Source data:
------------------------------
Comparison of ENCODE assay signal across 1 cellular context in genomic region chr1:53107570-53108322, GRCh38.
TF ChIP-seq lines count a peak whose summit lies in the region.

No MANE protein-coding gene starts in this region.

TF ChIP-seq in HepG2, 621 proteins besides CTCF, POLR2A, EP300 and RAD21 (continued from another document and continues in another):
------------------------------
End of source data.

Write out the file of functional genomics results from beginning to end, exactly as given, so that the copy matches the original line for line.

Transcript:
Comparison of ENCODE assay signal across 1 cellular context in genomic region chr1:53107570-53108322, GRCh38.
TF ChIP-seq lines count a peak whose summit lies in the region.

No MANE protein-coding gene starts in this region.

TF ChIP-seq in HepG2, 621 proteins besides CTCF, POLR2A, EP300 and RAD21 (continued from another document and continues in another):